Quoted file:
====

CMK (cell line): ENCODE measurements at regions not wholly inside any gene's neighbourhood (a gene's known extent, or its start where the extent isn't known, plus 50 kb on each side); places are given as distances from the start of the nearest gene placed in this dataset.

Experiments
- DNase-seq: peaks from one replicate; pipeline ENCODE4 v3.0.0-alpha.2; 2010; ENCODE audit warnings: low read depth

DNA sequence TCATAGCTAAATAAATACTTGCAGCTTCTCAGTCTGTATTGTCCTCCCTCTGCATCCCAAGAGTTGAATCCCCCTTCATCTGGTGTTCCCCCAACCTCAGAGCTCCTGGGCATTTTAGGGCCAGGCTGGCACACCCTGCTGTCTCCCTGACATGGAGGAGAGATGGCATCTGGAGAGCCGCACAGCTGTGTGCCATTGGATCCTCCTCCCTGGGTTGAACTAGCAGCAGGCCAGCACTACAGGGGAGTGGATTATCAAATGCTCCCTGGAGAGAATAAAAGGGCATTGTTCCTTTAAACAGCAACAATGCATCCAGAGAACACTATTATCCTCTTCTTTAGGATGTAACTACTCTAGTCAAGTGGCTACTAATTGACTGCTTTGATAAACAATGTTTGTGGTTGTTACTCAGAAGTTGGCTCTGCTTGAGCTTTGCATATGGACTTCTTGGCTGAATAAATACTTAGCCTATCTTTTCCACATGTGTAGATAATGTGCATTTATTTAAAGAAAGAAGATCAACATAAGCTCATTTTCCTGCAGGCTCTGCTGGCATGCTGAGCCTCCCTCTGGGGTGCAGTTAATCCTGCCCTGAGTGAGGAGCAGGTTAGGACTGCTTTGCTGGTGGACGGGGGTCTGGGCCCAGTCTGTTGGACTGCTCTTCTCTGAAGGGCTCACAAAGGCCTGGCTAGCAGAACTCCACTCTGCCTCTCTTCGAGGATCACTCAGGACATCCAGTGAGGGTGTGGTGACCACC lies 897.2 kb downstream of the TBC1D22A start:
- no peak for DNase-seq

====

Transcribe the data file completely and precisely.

CMK (cell line): ENCODE measurements at regions not wholly inside any gene's neighbourhood (a gene's known extent, or its start where the extent isn't known, plus 50 kb on each side); places are given as distances from the start of the nearest gene placed in this dataset.

Experiments
- DNase-seq: peaks from one replicate; pipeline ENCODE4 v3.0.0-alpha.2; 2010; ENCODE audit warnings: low read depth

DNA sequence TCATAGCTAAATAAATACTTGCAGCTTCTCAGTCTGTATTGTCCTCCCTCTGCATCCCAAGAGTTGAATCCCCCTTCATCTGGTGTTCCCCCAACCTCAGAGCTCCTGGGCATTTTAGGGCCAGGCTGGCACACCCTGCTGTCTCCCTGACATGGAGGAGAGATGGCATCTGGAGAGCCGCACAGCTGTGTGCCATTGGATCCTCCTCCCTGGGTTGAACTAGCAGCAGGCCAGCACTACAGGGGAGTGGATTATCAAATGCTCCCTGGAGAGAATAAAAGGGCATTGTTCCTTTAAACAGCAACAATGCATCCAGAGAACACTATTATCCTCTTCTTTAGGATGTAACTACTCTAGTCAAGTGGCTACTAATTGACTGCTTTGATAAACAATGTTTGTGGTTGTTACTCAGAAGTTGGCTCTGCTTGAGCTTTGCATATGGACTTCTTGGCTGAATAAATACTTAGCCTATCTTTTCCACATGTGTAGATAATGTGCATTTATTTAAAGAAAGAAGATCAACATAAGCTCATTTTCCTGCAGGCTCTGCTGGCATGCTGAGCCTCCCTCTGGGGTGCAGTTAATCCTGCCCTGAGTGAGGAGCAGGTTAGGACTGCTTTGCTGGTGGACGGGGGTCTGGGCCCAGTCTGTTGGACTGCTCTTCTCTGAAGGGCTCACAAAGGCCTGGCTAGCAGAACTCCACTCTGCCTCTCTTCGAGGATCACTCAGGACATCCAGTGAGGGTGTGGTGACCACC lies 897.2 kb downstream of the TBC1D22A start:
- no peak for DNase-seq